News Releases from Headquarters
EPA and NIH Award $25.5 Million to Help Improve Environmental Conditions in Disadvantaged Communities
Harvard, Boston University, Johns Hopkins, University of New Mexico, University of Arizona, and University of Southern California will receive funding to create research centers
WASHINGTON - The U.S. Environmental Protection Agency (EPA), and the National Institutes of Health (NIH), are funding research centers at five universities to work with local communities to better understand ways to improve environmental conditions for vulnerable populations.
“Exposures to harmful contaminants in low-income communities is an ongoing problem in our country,” said Michael Slimak, director of EPA’s sustainable and healthy communities’ research program. “With the support of these centers of excellence, EPA is working to address this issue and protect human health.”
Environmental health problems are more likely to occur in communities that have ongoing exposure to multiple sources of pollution. These communities are usually economically disadvantaged with limited access to quality healthcare.
Each university will establish a center of excellence on environmental health disparities research, which will conduct multidisciplinary research to mitigate and prevent health disparities driven by environmental causes. This research will focus on understanding the relationships between biological, chemical, environmental, genetic and epigenetic, and social factors.
The following universities received funding:
Harvard T.H. Chan School of Public Health and Boston University School of Public Health, Boston, Mass., “Disparities in Exposure and Health Effects of Multiple Environmental Stressors across the Life Course,” for studying how housing may affect birth weight, childhood growth trajectories, and risk of death from cardiovascular disease, and whether improved urban housing may benefit health.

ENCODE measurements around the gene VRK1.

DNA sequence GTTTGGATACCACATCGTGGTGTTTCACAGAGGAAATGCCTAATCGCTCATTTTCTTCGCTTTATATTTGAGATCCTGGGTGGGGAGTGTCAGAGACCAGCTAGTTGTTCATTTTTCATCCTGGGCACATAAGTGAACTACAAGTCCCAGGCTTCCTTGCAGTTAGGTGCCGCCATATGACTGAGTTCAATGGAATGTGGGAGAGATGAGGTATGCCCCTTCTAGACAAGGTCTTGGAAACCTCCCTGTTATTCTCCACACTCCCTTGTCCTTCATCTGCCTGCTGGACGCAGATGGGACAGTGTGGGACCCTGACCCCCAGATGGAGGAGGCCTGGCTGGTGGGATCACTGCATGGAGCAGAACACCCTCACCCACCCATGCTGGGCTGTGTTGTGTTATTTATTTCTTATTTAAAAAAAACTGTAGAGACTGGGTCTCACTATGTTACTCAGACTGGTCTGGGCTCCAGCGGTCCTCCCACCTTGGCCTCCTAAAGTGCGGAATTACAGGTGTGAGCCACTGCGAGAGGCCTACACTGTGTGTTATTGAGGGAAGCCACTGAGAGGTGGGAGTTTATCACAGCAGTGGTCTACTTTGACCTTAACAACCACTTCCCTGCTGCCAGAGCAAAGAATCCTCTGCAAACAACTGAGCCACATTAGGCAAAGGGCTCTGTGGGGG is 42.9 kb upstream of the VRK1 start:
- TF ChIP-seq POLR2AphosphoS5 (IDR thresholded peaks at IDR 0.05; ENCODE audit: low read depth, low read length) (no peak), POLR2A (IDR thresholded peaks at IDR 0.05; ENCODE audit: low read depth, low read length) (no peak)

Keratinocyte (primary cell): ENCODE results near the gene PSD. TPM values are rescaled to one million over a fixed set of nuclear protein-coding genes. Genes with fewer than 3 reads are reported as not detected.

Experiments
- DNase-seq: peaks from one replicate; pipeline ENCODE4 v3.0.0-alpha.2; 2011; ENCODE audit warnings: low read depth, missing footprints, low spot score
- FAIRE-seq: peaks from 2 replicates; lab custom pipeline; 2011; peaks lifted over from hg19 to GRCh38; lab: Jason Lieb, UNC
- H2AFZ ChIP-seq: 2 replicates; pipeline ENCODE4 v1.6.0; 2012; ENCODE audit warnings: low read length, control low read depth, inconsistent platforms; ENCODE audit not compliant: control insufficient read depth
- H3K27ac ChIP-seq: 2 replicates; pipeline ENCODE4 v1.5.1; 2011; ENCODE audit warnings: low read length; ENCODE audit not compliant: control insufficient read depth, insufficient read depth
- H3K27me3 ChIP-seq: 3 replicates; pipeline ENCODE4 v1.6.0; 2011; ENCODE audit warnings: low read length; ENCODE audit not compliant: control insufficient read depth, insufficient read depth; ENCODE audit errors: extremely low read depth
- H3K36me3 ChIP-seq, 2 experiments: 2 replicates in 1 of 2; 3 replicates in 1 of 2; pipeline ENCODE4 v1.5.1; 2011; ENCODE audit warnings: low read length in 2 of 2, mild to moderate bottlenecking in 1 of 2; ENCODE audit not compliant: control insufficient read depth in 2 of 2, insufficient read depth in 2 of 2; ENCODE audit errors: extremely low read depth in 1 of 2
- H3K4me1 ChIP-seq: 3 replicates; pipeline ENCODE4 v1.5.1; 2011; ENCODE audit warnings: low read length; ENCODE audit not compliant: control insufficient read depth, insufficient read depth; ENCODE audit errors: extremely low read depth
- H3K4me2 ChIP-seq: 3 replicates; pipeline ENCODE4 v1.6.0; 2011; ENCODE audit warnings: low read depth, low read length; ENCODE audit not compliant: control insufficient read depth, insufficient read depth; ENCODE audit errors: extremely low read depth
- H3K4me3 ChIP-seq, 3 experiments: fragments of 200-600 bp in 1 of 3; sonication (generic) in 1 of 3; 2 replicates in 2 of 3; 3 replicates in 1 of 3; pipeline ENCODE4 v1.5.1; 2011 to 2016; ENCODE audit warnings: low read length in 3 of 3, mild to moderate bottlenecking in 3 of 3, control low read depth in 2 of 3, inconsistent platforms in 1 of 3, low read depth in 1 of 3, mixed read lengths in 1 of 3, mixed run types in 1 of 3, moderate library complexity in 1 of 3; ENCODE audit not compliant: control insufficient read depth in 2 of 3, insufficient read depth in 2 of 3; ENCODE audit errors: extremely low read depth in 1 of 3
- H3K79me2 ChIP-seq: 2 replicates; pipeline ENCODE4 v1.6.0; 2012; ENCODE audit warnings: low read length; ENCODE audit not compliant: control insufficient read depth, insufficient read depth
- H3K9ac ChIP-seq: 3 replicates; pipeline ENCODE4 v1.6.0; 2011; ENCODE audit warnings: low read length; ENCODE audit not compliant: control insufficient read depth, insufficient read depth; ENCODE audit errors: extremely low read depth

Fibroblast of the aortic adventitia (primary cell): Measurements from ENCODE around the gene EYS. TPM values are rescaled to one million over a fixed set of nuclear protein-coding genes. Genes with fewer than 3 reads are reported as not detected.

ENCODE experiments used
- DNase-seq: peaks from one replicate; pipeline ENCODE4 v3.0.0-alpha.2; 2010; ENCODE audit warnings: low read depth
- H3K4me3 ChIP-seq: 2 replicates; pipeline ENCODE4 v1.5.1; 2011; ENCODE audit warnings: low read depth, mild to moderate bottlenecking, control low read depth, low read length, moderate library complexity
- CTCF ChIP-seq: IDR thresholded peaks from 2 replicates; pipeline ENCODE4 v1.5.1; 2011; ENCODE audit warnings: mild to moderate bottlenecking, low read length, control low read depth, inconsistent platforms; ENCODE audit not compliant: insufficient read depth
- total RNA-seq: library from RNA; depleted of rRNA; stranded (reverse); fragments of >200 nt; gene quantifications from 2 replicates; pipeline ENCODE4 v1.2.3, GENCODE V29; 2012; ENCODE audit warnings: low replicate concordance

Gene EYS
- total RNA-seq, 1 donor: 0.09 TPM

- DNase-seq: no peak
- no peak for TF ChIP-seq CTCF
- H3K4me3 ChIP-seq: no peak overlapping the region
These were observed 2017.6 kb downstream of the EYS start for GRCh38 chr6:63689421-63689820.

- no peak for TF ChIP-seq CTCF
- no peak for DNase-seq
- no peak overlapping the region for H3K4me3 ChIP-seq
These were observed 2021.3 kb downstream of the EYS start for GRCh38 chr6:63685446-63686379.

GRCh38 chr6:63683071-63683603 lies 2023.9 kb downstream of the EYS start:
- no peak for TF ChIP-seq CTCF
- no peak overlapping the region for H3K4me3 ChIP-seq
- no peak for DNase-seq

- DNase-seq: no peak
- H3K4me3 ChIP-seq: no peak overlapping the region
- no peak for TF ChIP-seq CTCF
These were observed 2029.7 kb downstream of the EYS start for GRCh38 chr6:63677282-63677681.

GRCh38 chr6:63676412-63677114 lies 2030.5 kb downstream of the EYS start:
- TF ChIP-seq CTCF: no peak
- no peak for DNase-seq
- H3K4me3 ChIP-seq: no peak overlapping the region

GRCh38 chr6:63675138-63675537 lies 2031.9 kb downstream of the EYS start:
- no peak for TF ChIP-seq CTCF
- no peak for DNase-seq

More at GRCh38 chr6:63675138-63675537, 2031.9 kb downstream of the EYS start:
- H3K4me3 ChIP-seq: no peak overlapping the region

Johns Hopkins University, Baltimore, Md., “Comparing Urban and Rural Effects of Poverty on COPD,” for comparing urban and rural effects of poverty on chronic obstructive pulmonary disease (COPD), and the impact of improved dietary intake on preventing or mitigating disease progression.
University of New Mexico Health Sciences Center, Albuquerque, N.M., “Center for Native American Health Equity Research,” for examining how contact with metal mixtures from abandoned mines affects rural Native American populations through exposures related to inadequate drinking water infrastructure, reliance on local foods, and other uses of local resources to maintain their traditional lifestyle and culture.
University of Arizona, Tucson, Ariz., “Center for Indigenous Environmental Health Research,” for working with indigenous populations to examine chemical contamination of traditional foods, water, air, and household environments, while increasing environmental health literacy.
University of Southern California, Los Angeles, Calif., “Maternal and Developmental Risks from Environmental Social Stressors,” for studying how environmental factors may contribute to childhood obesity and excessive weight gain during pregnancy in Hispanic and Latino communities.
The new centers, funded by five-year grants, are an expansion of a successful pilot program originally started by EPA and the National Institute of Minority Health and Health Disparities. EPA’s contribution to this research partnership will be $7.5 million, with $18 million from three institutes at the NIH (NIMHD, NIEHS, and NICHD).
Information about these grants: https://www.epa.gov/research-grants/currently-funded-grantees-centers-excellence-environmental-health-disparities
Information about EPA’s health research: https://www.epa.gov/healthresearch